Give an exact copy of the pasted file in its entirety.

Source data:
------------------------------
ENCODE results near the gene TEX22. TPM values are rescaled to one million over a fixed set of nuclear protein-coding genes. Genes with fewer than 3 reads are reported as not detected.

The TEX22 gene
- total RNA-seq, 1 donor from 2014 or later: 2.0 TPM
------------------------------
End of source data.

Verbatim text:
ENCODE results near the gene TEX22. TPM values are rescaled to one million over a fixed set of nuclear protein-coding genes. Genes with fewer than 3 reads are reported as not detected.

The TEX22 gene
- total RNA-seq, 1 donor from 2014 or later: 2.0 TPM